Specify whether the document was sent (generated by you) or received (and scanned into your system)
Optionally, add the initials of the staff person who created or scanned the document (if a question arises later you can go directly to the author or scanner)

A document named by Sam Lawyer using Donna and Natalie’s protocols would look like this:

2013 03 11 ltr re settlement offer SENT sl.pdf

Notice the file name does not include the client or matter. These could be added, but beware that your file names might become quite long.

Whatever you decide (include client/matter name or not) the only discretionary part of the file name is the description. Everything else, especially the abbreviation scheme describing the document type (ltr for letter, rpt for report, pld for pleading, etc.) should be written in stone. No file naming convention will work if it isn’t used consistently.

This same principle applies to naming client folders and sub folders: creating a set structure and sticking to it saves the day. Donna and Natalie refer to this as creating a folder template. See their article for specific directions and screen shots.

Law Practice TODAY is a free Webzine from the ABA syndicated by the PLF. Check out the latest issues of LPT on the PLF Web site > Practice Mgmt Advisors – Tips.

Law Practice TODAY – July issue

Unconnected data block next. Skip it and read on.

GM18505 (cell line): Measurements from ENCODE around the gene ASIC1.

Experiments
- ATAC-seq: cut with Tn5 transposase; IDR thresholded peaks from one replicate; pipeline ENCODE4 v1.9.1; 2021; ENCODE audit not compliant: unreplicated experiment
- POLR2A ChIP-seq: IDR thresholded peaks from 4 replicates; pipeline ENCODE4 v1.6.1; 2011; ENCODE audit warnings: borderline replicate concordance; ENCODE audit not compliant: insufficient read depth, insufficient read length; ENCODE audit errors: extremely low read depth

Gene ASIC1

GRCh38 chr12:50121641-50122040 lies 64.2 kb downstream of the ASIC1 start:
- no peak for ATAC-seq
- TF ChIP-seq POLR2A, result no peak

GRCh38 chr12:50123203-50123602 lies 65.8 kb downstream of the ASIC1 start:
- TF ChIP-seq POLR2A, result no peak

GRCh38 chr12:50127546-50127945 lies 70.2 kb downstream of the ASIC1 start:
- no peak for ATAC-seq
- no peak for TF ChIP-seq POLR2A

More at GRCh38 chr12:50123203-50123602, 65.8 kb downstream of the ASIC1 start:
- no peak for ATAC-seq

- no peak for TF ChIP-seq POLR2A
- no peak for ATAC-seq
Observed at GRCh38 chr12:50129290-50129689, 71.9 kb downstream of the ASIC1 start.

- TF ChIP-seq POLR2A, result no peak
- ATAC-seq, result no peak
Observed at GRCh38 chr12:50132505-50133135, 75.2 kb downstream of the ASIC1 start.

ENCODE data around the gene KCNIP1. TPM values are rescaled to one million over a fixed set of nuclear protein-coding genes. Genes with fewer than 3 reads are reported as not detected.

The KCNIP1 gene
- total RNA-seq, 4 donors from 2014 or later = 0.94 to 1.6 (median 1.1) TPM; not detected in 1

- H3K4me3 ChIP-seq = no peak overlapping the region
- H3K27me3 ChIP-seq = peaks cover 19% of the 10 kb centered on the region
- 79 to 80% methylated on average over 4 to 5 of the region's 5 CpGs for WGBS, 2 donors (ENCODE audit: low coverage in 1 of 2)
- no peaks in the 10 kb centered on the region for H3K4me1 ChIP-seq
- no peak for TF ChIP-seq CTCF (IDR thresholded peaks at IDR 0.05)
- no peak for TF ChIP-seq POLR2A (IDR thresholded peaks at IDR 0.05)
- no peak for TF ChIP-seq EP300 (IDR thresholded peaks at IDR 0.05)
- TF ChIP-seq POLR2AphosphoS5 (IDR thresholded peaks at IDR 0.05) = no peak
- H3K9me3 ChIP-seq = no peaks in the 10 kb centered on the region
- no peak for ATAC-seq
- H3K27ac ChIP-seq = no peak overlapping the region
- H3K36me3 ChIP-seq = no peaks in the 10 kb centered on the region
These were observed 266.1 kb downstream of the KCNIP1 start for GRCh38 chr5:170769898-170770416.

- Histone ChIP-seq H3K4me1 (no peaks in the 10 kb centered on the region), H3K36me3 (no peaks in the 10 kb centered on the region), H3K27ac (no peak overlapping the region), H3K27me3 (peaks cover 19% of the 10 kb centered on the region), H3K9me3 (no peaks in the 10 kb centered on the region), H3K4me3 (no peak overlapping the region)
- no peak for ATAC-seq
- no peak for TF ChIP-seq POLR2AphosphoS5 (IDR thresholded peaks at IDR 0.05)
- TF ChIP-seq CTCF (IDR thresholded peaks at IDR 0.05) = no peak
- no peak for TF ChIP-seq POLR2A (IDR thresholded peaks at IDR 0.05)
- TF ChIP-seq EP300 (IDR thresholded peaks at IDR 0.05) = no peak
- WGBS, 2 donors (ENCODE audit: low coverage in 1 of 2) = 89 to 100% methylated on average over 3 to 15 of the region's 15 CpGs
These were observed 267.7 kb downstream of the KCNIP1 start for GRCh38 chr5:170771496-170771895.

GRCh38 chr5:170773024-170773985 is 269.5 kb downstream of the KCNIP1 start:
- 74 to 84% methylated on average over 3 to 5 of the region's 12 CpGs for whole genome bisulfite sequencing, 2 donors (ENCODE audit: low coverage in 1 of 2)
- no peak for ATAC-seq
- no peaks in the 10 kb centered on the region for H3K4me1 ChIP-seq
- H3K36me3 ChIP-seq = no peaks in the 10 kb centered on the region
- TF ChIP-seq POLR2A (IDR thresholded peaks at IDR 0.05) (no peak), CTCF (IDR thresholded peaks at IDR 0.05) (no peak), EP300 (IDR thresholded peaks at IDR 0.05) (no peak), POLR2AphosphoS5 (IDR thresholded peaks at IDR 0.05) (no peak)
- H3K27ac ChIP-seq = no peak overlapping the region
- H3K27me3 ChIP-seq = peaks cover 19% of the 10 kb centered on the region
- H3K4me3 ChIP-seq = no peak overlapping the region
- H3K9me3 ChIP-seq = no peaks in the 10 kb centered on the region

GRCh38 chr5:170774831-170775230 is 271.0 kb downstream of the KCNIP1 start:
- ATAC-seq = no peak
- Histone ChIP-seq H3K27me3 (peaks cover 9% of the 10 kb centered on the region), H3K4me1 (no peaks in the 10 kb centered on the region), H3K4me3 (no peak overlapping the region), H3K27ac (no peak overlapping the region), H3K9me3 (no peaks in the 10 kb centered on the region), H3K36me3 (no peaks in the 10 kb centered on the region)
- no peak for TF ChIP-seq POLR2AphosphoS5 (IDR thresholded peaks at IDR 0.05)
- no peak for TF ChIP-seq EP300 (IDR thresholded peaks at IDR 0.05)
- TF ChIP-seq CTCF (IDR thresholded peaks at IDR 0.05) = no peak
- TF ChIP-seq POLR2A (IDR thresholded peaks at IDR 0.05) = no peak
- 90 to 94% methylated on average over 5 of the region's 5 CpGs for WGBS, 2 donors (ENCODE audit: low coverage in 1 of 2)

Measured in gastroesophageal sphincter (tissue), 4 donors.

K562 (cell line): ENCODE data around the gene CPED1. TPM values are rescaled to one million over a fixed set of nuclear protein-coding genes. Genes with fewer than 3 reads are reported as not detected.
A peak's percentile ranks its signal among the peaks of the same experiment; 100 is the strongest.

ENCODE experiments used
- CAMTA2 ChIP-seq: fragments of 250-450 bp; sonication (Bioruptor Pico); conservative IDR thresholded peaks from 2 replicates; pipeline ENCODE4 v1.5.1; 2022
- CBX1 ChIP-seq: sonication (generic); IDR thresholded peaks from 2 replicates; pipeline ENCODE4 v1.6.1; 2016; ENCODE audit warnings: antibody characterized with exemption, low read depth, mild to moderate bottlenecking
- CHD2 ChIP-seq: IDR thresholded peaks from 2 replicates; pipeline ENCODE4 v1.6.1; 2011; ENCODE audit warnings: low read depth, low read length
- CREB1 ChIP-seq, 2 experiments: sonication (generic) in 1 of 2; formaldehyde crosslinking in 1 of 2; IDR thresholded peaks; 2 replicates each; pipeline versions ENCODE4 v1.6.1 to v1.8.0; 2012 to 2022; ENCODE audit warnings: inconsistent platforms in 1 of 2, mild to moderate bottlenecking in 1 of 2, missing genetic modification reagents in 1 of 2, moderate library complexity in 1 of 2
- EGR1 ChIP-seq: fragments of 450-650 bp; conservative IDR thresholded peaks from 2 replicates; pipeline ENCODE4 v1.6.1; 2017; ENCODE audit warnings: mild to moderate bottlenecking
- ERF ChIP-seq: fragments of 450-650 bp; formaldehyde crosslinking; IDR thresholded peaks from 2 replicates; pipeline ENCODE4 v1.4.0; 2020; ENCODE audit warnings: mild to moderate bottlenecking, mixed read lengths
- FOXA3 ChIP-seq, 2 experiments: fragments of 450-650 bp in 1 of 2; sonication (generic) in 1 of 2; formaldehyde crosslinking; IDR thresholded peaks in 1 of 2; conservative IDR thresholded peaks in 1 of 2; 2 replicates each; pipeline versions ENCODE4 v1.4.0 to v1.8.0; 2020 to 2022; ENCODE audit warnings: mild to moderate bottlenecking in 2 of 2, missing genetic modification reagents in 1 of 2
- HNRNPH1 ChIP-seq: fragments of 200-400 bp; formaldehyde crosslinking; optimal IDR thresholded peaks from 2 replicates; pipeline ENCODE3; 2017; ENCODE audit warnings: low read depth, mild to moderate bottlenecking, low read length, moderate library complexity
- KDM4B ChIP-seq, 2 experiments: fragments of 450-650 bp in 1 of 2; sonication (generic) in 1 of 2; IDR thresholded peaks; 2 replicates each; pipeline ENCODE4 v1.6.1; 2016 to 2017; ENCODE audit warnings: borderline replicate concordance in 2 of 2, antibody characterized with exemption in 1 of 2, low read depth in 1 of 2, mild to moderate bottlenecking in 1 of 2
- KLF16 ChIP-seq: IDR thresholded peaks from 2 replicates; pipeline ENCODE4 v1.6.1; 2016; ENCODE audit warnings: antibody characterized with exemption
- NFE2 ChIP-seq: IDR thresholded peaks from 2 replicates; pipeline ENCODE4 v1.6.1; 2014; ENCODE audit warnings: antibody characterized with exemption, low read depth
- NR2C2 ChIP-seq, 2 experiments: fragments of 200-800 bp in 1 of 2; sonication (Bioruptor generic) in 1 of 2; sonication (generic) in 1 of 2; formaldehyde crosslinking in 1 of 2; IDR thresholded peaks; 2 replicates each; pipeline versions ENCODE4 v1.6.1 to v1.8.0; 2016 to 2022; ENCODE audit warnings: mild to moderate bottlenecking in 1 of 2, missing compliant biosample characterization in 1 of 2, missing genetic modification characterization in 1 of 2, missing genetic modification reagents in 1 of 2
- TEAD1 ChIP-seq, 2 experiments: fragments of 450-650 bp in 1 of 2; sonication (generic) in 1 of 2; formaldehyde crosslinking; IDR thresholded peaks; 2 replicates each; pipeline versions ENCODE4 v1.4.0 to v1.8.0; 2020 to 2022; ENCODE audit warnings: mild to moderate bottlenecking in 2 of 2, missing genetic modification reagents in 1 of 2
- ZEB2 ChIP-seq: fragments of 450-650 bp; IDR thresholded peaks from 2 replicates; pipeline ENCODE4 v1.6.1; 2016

The July issue of Law Practice TODAY is out.  This month’s theme is “Phones, Tablets & Mobile Computing: Oh My!”

Articles in this issue include:

  • 6 Android Apps for Attorneys
  • Connecting to the Web 101
  • The Mobility Choice
  • Securely Deleting Data from Mobile Devices
  • Motivate Employees: Set Goals, Communicate, and Say “Thanks”
  • Technology Brings Billing and Receivables into the New World of Law

Law Practice TODAY is a free monthly Webzine published by the ABA Law Practice Management Section.

Law Practice TODAY – June issue

The June issue of Law Practice TODAY is out.  This month’s theme is social networking.  Articles include:

  • Keeping Up With Your Social Network Universe
  • From the Social Media Trenches: A Roundtable Discussion
  • Tweet Me Right: A Practical Primer for Developing Relationships and Clients through Twitter
  • Social Media Risk Monitoring: Has Your Organization Been Gazopted?
  • Social Media and Search: The Impending Marriage
  • Navigating the Uncharted Waters of Social Media Marketing and Ethics
  • How to Use LinkedIn to Turn Online Connections into Offline Business
  • What’s the ROI on Your Social Media Marketing?
  • Social Media for Litigators

Law Practice TODAY is a free monthly Webzine published by the ABA Law Practice Management Section.

For further tips on navigating the waters of social networking, see Sorting Out Social Media: Tools and Etiquette.

Law Practice TODAY – May issue

The May issue of Law Practice TODAY is out.  This month’s theme is “What’s Happening in the Cloud?”  Articles include:

  • New (and Often Overlooked) Features and Functions of Google Apps
  • Office 365 for Lawyers
  • Document Management: Finding it in the Cloud
  • Lawyering Security in the Cloud
  • How to Make Your Services Irresistible to Clients
  • Web Site 101: Build and Rebuild

Law Practice TODAY is a free monthly Webzine published by the ABA Law Practice Management Section.